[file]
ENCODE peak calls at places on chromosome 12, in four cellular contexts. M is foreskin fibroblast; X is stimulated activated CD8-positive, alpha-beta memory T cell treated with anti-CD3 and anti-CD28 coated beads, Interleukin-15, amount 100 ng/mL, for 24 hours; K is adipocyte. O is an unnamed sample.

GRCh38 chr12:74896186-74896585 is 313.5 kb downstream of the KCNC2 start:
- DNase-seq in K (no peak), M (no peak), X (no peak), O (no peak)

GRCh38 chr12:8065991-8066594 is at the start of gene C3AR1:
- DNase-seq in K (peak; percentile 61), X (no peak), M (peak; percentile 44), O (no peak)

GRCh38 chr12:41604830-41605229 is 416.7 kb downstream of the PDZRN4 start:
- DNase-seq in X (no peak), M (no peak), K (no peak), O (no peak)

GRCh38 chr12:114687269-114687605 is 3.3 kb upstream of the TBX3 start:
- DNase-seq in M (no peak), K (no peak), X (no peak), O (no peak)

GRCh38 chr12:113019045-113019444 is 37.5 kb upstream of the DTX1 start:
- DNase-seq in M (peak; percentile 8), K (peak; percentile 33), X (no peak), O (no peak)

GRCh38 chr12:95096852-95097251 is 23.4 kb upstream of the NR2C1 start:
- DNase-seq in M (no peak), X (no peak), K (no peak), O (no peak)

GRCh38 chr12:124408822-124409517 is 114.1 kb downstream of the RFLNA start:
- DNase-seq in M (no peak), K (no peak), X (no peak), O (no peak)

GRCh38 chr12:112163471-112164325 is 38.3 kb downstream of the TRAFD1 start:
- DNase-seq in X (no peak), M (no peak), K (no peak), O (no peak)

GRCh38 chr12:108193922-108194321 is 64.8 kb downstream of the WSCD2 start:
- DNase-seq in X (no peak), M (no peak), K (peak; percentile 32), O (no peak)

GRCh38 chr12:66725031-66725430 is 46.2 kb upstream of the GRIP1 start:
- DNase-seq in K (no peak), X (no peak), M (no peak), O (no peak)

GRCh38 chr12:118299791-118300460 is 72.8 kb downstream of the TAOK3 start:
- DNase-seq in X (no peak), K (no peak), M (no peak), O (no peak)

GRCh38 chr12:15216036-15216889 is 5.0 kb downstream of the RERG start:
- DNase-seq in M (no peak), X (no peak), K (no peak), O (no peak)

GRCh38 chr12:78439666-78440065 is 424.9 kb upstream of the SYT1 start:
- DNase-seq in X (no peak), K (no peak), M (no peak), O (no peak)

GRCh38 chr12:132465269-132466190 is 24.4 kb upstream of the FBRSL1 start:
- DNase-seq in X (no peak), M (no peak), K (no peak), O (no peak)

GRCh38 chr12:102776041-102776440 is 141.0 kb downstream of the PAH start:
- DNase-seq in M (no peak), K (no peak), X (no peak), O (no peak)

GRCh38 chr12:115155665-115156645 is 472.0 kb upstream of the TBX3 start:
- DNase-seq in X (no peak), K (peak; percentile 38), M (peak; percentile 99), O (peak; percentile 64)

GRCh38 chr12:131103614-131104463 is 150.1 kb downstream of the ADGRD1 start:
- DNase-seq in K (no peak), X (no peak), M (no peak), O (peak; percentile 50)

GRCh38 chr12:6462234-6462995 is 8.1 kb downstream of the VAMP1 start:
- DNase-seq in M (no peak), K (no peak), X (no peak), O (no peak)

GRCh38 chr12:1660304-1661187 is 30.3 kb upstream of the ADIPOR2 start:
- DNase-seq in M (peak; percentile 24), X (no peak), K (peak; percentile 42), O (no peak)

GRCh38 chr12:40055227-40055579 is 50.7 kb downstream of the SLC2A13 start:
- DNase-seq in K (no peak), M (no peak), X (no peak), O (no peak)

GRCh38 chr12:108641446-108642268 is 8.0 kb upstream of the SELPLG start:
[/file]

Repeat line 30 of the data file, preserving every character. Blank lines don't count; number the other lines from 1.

GRCh38 chr12:102776041-102776440 is 141.0 kb downstream of the PAH start: